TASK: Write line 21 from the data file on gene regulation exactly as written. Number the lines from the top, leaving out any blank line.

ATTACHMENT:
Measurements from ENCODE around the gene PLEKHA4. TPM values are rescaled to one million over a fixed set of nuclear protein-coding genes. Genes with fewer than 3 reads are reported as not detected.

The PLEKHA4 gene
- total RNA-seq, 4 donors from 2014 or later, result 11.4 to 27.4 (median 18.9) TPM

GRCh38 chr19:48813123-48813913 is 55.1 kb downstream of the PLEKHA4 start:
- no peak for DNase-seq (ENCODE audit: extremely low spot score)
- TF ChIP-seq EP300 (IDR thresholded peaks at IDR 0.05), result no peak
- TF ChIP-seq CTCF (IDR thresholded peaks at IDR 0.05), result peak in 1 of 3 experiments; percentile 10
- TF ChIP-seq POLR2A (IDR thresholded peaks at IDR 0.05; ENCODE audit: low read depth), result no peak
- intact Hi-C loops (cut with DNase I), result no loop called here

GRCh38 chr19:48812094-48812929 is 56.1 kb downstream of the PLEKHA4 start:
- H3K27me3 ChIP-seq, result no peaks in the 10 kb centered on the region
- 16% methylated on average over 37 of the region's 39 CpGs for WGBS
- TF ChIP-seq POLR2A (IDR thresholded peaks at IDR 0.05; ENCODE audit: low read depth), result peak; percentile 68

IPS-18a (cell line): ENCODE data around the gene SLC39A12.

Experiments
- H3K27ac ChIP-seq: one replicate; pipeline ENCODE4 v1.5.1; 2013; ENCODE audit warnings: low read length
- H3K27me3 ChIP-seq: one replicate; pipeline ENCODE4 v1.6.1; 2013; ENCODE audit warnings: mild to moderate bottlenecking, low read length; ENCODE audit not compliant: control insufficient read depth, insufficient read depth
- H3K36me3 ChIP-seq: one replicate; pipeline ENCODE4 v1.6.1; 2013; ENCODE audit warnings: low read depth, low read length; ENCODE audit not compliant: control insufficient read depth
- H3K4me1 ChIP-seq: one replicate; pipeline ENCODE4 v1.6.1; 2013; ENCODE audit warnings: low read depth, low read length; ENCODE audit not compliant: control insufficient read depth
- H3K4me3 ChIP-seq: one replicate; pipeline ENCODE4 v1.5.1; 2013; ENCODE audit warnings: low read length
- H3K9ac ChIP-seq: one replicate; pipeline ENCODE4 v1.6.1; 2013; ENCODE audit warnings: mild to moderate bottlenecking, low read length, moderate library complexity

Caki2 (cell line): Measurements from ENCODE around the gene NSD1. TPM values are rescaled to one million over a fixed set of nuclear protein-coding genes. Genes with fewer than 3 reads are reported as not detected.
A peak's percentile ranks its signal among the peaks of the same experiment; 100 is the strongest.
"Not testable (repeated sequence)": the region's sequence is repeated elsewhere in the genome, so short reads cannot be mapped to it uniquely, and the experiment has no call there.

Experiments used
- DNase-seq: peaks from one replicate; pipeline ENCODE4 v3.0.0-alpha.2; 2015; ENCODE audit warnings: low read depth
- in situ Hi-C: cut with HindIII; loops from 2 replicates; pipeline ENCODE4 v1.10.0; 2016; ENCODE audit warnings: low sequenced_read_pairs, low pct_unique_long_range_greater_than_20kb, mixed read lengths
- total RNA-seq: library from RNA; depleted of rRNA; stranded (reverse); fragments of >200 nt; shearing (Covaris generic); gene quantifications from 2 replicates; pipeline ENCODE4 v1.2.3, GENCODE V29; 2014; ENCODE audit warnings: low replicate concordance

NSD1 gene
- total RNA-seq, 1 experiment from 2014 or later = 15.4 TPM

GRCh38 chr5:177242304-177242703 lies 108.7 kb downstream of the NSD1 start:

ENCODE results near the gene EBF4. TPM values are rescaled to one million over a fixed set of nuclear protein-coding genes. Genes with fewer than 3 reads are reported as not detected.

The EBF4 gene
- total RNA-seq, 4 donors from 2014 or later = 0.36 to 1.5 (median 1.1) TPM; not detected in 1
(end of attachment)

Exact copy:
- H3K9ac ChIP-seq: one replicate; pipeline ENCODE4 v1.6.1; 2013; ENCODE audit warnings: mild to moderate bottlenecking, low read length, moderate library complexity